07 October 2016

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Report India Toxins found in Pet Bottles of five soft drinks

Report India Toxins found in Pet Bottles of five soft drinks

Under the Drugs Technical Advisory Board (DTAB), instructions, the study was conducted by the Kolkata-based All India Institute of Hygiene and Public Health (AIIH&PH), which comes under the Health Ministry.

A government study has found five different toxins — heavy metals antimony, lead, chromium and cadmium and the compound DEHP or Di(2-ethylhexyl) phthalate — in cold drinks produced by two major multinational companies, PepsiCo and Coca Cola.

The study, commissioned by Health Ministry body, the Drugs Technical Advisory Board (DTAB), found that these toxins leached into five cold drink samples picked up for the study — Pepsi, Coca Cola, Mountain Dew, Sprite and 7Up — from the PET (polyethylene terephthalate) bottles they were in. Mountain Dew and 7Up are owned by Pepsico, while Sprite is owned by Coca Cola.

The results of the test, conducted in February-March, revealed traces of heavy metals like antimony, lead, chromium and cadmium as well as the compound DEHP, or Di(2-ethylhexyl) phthalate, in four bottles of each of the brands picked up through "stratified random sampling method".

The results were submitted by the AIIH&PH to Jagdish Prasad, Director General of Health Services and chairman of DTAB recently.

The AIIH&PH had picked up four bottles (600 ml size) each of the cold drink brands as samples through the “stratified random sampling method”. The institute then handed over the samples to the Kolkata-based National Test House (NTH), which falls under the Ministry of Consumer Affairs, to perform the tests.

There are no permissible limits for heavy metals in cold drinks
the tests found 0.029 milligrams per litre (mg/L), 0.011 mg/L, 0.002 mg/L, 0.017 mg/L and 0.028 mg/L of antimony, lead, cadmium, chromium and DEHP, respectively, in Pepsi. In Coca Cola, 0.006 mg/L, 0.009 mg/L, 0.011 mg/L, 0.026 mg/L and 0.026 mg/L of the aforesaid heavy metals, respectively, were found

The leaching of these heavy metals — from the PET bottles in which the drinks were packaged — increased with the rise in room temperature. For example, at normal room temperature, the tests found 0.004 mg/L and 0.007 mg/L of lead in 7Up and Sprite, respectively. However, when it was kept at 40 degrees Celsius for 10 days, the lead increased to 0.006 mg/L and 0.009 mg/L, respectively.

Brand Name – Coca Cola
Toxic Substance [ mg/l] antimony – 0.006
Toxic Substance [ mg/l] Lead – 0.009
Toxic Substance [ mg/l] Cadmium – 0.011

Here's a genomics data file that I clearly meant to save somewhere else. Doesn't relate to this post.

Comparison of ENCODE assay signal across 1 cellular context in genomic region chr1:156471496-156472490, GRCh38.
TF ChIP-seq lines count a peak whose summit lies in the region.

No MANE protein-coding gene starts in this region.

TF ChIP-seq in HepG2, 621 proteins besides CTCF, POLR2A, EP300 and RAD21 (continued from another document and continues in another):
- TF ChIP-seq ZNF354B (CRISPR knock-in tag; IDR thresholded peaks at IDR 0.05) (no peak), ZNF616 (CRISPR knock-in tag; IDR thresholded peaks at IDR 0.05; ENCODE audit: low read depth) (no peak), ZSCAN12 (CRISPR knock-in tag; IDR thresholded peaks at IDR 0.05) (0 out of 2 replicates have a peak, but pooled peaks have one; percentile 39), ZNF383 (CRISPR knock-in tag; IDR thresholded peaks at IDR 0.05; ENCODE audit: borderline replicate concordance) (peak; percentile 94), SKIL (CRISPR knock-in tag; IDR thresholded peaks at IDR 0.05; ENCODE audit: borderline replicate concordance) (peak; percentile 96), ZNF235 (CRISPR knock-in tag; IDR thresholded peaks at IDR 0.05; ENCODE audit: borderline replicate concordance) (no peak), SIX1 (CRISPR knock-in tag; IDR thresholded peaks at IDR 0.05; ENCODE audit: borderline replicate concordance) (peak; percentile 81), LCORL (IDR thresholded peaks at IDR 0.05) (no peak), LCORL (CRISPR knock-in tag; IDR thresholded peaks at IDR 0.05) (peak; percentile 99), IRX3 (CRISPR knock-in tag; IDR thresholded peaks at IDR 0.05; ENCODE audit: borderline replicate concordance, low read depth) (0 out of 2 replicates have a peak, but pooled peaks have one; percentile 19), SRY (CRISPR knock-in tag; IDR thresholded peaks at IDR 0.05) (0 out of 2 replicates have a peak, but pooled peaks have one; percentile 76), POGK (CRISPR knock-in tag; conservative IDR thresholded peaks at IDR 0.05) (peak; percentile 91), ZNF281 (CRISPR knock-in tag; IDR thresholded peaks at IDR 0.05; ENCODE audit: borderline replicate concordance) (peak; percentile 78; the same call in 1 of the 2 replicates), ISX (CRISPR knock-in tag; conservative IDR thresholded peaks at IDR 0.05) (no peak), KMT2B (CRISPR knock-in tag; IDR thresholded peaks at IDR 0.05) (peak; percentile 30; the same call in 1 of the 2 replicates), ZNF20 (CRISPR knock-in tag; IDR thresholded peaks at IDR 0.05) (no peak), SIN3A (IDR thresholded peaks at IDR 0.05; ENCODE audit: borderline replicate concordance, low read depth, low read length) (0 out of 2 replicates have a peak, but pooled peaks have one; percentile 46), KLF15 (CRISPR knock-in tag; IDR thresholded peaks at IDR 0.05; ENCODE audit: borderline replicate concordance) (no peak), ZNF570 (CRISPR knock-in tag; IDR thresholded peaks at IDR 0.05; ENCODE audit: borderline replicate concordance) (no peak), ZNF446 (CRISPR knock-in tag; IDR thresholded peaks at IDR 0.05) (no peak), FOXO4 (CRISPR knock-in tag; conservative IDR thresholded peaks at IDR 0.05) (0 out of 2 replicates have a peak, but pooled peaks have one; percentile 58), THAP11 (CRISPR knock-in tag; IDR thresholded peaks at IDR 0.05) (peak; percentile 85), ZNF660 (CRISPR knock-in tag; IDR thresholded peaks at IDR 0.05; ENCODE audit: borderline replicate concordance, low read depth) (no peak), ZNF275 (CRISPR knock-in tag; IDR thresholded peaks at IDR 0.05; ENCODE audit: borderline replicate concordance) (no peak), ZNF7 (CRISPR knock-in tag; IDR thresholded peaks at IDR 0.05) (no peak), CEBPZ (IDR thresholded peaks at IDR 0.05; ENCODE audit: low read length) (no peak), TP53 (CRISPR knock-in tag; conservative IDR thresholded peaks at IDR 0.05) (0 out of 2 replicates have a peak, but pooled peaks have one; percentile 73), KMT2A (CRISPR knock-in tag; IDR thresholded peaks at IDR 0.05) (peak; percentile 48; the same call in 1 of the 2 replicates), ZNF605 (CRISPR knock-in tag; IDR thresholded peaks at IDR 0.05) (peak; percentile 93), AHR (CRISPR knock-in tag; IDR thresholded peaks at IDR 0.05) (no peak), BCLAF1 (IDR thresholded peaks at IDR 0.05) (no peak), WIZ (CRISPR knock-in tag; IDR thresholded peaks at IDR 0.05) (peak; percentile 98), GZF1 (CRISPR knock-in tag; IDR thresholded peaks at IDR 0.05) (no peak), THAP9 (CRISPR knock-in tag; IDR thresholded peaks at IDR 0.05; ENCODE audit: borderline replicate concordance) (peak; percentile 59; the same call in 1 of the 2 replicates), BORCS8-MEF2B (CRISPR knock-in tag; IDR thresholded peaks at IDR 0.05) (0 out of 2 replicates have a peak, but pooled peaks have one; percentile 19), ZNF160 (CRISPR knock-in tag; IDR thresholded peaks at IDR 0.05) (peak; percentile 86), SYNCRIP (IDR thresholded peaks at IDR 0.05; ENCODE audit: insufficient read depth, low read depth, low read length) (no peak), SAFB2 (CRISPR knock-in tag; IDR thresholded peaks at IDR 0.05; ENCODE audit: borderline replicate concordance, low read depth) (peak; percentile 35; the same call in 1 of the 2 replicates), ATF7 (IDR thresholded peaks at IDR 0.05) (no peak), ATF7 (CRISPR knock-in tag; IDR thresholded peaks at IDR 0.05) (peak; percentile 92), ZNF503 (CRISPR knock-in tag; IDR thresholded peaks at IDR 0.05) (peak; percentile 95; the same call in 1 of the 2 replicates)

Toxic Substance [ mg/l] Chromium – 0.026

Brand Name – Sprite
Toxic Substance [ mg/l] antimony – 0.015
Toxic Substance [ mg/l] Lead – 0.007
Toxic Substance [ mg/l] Cadmium – 0.003
Toxic Substance [ mg/l] Chromium – 0.015

Brand Name – Mountain Dew
Toxic Substance [ mg/l] antimony – 0.012
Toxic Substance [ mg/l] Lead – 0.006
Toxic Substance [ mg/l] Cadmium – 0.016
Toxic Substance [ mg/l] Chromium – 0.017

Brand Name – Pepsi
Toxic Substance [ mg/l] antimony – 0.029
Toxic Substance [ mg/l] Lead – 0.011
Toxic Substance [ mg/l] Cadmium – 0.002
Toxic Substance [ mg/l] Chromium – 0.017

Brand Name – 7up
Toxic Substance [ mg/l] antimony – 0.011
Toxic Substance [ mg/l] Lead – 0.004
Toxic Substance [ mg/l] Cadmium – 0.012
Toxic Substance [ mg/l] Chromium – 0.017

The World Health Organization (WHO) considers lead and cadmium two of the top ten chemicals of “major public health concern”.
According to the WHO, children are particularly vulnerable to harmful effects of lead.
At high levels of exposure, Lead attacks the brain and central nervous system to cause coma, convulsions and even death. Children who survive severe lead poisoning may be left with mental retardation and behavioral disorders,

For cadmium, the WHO said, “Cadmium exerts toxic effects on the kidney, the skeletal system and the respiratory system and is classified as a human carcinogen.” Chromium, antimony and DEHP are also known to cause serious side effects on the body.

In India there are no standards for safe plastic packaging like USA
Government of India needs to fix the rules, permissible limits of toxins in soft drinks.
Government of India needs to fix the standards for safe plastic packaging.

Suggested Reading –

Government study finds toxins in PET bottles of 5 soft drink brands

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Friday, October 7, 2016

Tags -  Health Drinks Toxins India


Renu October 07, 2016  

All this is so terrifying..what to eat and what not.

rudraprayaga October 10, 2016  

Life passes through a tough time of market-based transactions.A type of pseudo fraternity dominates everywhere.Thank you for the post.